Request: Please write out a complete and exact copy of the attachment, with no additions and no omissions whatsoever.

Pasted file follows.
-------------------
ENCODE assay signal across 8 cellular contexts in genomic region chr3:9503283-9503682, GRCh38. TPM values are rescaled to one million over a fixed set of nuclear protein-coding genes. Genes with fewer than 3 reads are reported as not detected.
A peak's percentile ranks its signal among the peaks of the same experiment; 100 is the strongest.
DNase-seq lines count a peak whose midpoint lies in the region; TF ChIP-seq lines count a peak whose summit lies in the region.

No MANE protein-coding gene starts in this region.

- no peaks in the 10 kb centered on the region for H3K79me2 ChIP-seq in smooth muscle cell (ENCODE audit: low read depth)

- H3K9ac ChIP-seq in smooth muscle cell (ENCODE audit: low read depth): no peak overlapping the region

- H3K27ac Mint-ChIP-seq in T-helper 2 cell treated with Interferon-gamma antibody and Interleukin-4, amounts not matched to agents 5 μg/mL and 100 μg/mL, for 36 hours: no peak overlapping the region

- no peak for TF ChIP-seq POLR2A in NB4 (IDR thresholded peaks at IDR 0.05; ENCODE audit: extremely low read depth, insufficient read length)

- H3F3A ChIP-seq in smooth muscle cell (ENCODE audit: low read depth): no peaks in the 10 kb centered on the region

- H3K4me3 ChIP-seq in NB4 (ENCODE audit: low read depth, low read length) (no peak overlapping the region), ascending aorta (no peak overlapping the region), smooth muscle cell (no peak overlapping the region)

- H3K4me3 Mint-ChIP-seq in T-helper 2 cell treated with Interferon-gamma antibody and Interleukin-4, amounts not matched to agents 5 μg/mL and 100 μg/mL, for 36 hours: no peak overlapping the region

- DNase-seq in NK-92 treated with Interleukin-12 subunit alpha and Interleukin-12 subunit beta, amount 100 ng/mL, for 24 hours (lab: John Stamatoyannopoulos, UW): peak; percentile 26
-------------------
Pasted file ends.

ENCODE assay signal across 8 cellular contexts in genomic region chr3:9503283-9503682, GRCh38. TPM values are rescaled to one million over a fixed set of nuclear protein-coding genes. Genes with fewer than 3 reads are reported as not detected.
A peak's percentile ranks its signal among the peaks of the same experiment; 100 is the strongest.
DNase-seq lines count a peak whose midpoint lies in the region; TF ChIP-seq lines count a peak whose summit lies in the region.

No MANE protein-coding gene starts in this region.

- no peaks in the 10 kb centered on the region for H3K79me2 ChIP-seq in smooth muscle cell (ENCODE audit: low read depth)

- H3K9ac ChIP-seq in smooth muscle cell (ENCODE audit: low read depth): no peak overlapping the region

- H3K27ac Mint-ChIP-seq in T-helper 2 cell treated with Interferon-gamma antibody and Interleukin-4, amounts not matched to agents 5 μg/mL and 100 μg/mL, for 36 hours: no peak overlapping the region

- no peak for TF ChIP-seq POLR2A in NB4 (IDR thresholded peaks at IDR 0.05; ENCODE audit: extremely low read depth, insufficient read length)

- H3F3A ChIP-seq in smooth muscle cell (ENCODE audit: low read depth): no peaks in the 10 kb centered on the region

- H3K4me3 ChIP-seq in NB4 (ENCODE audit: low read depth, low read length) (no peak overlapping the region), ascending aorta (no peak overlapping the region), smooth muscle cell (no peak overlapping the region)

- H3K4me3 Mint-ChIP-seq in T-helper 2 cell treated with Interferon-gamma antibody and Interleukin-4, amounts not matched to agents 5 μg/mL and 100 μg/mL, for 36 hours: no peak overlapping the region

- DNase-seq in NK-92 treated with Interleukin-12 subunit alpha and Interleukin-12 subunit beta, amount 100 ng/mL, for 24 hours (lab: John Stamatoyannopoulos, UW): peak; percentile 26